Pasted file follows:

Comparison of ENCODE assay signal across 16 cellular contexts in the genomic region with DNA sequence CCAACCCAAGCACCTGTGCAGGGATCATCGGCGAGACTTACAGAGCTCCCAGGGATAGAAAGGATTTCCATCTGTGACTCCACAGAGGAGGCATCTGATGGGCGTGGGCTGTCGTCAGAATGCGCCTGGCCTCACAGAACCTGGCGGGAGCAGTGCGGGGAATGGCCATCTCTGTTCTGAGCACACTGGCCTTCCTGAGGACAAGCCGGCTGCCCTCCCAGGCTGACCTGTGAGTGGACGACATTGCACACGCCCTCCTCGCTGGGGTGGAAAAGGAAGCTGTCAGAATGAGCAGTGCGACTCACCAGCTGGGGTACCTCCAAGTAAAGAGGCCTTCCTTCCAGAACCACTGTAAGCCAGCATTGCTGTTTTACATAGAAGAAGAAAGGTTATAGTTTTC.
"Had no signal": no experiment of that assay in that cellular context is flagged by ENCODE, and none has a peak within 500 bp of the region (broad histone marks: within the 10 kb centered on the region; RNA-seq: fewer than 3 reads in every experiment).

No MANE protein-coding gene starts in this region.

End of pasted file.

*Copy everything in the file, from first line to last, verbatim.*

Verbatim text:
Comparison of ENCODE assay signal across 16 cellular contexts in the genomic region with DNA sequence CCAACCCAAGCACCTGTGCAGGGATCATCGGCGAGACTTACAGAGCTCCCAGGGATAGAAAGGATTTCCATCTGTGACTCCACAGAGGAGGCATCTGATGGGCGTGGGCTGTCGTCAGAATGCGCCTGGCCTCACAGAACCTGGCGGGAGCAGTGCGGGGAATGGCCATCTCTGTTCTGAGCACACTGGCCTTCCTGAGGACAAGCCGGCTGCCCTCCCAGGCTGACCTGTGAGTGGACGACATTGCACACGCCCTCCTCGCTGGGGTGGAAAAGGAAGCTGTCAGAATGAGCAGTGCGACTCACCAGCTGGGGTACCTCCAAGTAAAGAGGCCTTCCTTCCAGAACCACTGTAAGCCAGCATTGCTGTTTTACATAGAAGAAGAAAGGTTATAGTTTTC.
"Had no signal": no experiment of that assay in that cellular context is flagged by ENCODE, and none has a peak within 500 bp of the region (broad histone marks: within the 10 kb centered on the region; RNA-seq: fewer than 3 reads in every experiment).

No MANE protein-coding gene starts in this region.